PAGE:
Last season, Hughes won the Sanderson Farms Championship in October, and was ranked third in the FedEx Cup standings going into the New Year, and held on to be included in the top 50 and open his 2024 season in Kapalua.   

Hughes may serve as the perfect example of the not-so-famous player whose fortunes can be determined by the change of a single place on the FexEx Points standings. The three prior seasons to last year's 50th-place finish, he placed 48th (in -21-22), 67th (in '20-21) and 52nd (in '19-20).

This year, the PGA Tour's 35-event season begins with The Sentry, limited to players who won PGA Tour full-point tournaments last year, and the Top 50 players on the 2022-2023 FedEx Cup points list. Sixty players qualified, and a field of 59 will tee it up on Thursday at Kapalua. 

The only qualified player missing is Rory McIlroy, who once again skips Hawaii in favor of beginning his season with two DP World Tour events in the Middle East.

Once things get going, Signature events will also include the next 10 - the 10 highest-ranked players on the FedEx Cup Standings through the previous tournament not already qualified - as well as the Swing 5 - the five players amassing the most FedEx Cup points in the tournaments between Signature events.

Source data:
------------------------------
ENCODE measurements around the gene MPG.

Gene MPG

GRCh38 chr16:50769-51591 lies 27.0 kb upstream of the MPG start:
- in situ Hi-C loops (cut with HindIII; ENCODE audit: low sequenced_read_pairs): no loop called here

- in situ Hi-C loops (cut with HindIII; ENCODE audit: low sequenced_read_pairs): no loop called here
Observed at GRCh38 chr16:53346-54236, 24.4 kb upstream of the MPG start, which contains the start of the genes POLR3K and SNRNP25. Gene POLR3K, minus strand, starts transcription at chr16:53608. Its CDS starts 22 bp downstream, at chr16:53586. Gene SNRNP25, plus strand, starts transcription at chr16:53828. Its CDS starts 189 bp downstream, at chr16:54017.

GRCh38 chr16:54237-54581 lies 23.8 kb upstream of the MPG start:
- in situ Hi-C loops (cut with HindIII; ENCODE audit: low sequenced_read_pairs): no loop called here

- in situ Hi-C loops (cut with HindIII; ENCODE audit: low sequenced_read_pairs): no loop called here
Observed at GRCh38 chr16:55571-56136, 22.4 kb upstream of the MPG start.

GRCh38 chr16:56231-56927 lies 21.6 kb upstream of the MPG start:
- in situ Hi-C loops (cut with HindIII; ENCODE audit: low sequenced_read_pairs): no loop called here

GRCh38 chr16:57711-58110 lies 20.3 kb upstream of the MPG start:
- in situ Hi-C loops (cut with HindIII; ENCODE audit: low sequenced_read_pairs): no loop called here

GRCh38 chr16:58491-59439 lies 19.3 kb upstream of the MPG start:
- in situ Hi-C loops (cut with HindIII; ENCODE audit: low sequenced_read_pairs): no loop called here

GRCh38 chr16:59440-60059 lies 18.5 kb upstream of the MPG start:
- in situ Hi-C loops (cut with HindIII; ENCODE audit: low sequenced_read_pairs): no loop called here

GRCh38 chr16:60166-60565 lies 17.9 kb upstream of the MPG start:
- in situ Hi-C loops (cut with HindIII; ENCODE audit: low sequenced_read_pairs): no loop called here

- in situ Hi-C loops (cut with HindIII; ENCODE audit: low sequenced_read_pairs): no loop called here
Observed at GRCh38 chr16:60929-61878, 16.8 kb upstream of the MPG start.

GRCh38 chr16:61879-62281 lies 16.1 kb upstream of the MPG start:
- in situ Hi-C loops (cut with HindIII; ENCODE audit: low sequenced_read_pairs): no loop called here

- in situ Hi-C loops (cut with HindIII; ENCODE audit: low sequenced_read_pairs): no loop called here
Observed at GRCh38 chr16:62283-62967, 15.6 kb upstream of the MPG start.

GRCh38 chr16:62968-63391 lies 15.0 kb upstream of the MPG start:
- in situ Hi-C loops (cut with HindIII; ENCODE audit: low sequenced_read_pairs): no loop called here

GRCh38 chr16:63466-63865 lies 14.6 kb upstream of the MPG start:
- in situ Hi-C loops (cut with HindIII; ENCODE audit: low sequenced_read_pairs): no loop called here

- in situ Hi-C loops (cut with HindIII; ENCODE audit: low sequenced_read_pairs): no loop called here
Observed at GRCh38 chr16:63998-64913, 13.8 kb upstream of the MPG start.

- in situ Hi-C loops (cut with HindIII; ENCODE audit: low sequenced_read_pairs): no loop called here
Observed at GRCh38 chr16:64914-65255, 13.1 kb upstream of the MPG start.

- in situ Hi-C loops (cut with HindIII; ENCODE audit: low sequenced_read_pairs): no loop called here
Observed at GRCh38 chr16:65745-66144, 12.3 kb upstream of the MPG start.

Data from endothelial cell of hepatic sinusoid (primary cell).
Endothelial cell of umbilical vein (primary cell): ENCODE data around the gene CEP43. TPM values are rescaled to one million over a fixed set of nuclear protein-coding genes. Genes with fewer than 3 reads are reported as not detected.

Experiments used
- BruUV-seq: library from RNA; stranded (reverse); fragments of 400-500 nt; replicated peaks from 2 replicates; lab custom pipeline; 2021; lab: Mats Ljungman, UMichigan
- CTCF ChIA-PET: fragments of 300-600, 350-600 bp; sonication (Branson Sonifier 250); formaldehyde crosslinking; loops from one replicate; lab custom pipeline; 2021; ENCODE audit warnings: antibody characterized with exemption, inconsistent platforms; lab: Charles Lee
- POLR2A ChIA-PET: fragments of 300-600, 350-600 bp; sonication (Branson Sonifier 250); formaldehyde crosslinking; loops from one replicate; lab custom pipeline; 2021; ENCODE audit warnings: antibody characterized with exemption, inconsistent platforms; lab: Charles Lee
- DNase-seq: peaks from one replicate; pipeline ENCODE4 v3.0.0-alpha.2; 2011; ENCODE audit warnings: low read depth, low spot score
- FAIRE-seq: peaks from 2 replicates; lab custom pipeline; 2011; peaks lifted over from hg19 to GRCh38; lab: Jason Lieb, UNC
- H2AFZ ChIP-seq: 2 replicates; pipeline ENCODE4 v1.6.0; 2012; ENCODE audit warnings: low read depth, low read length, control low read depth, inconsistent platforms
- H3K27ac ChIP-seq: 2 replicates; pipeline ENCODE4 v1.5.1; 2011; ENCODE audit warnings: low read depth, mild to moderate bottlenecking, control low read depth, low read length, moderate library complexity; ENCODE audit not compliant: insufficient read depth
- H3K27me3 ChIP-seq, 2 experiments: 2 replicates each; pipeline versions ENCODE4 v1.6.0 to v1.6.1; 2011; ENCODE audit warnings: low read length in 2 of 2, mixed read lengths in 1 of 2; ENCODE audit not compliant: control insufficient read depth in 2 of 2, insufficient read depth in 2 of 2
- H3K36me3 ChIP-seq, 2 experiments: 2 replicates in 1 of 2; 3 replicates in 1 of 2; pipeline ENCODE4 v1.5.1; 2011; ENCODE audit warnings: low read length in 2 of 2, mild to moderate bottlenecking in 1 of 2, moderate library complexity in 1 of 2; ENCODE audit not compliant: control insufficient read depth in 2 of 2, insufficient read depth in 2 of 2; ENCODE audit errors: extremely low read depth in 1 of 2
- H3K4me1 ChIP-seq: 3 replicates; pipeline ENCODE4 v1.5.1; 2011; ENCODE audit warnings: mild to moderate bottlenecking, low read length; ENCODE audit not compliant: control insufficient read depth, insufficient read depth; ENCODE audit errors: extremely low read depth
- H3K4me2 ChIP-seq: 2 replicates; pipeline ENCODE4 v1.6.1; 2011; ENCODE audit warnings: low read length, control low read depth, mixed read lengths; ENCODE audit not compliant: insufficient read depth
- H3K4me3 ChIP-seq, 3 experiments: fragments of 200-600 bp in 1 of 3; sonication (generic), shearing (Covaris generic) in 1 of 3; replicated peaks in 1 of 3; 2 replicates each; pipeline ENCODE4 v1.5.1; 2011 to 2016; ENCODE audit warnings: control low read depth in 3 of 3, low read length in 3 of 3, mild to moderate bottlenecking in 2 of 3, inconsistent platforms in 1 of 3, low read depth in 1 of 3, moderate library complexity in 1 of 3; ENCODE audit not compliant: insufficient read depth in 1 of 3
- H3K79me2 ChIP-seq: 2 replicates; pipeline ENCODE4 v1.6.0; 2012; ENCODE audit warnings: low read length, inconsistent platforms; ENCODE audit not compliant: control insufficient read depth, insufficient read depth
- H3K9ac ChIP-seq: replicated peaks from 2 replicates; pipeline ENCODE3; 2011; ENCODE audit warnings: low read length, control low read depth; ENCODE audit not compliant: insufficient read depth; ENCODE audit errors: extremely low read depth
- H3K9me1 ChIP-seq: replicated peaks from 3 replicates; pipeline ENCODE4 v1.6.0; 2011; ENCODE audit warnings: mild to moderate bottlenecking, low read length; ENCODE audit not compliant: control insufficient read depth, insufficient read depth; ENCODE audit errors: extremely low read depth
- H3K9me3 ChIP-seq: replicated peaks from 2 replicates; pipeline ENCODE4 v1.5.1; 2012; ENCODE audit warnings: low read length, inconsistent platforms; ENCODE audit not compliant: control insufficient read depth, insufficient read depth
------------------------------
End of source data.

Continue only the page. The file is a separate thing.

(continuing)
Sure, the Signature events' big purses are nice, but maybe for the PGA Tour pro who has to fight for his place on Tour, it may be more important that they offer 4,750 FedEx points that lower-ranked players will have to fight for the opportunity to compete for.

The difference between being ranked 50th and 60th last year (after Rahm left) was 144 points.  

And the math gets worse when the major championships are factored in.

The four majors each offer a possible 750 FedEx points in 2024, meaning a player ranked 70th or so on the PGA Tour who is not qualified for any of the majors misses out on competing for that 7,750 points that the four majors and eight Signature events combine to offer. 

The other 23 PGA Tour events - non-Signature and opposite field events - offer 10,950 possible points. Total. 

 So life on the PGA Tour in 2024 tilts heavily toward the star players with a schedule constructed around Signature events - the Tour's response to LIV Golf - and major championships, and a not-so-famous veteran player like Hughes to fight an uphill battle to hold onto their place on the tour. 

"I'm not a star of the PGA TOUR, but I'm not a slump either," Hughes said. "I don't have like a, you know, but anyways, it's kind of the way it is right now. I get it, to an extent. Like, I get the fact that you have to listen to your top guys right now in a threat like this, where you feel like, Hey, this guy might leave if we don't listen to what he's saying. 

"But they don't care if Mackenzie Hughes probably -- like, if I'm not playing the PGA TOUR tomorrow, it doesn't matter to the PGA TOUR probably - not - I shouldn't say that, but like, you know what I mean? 

"Like, if Scottie Scheffler went (to LIV), obviously it's a bigger impact than if I go. So, it's like,

they're listening to those guys because of where we are, right, and they're making accommodations and doing

things based on what these guys want. I get it, but - I don't love it, but I get it."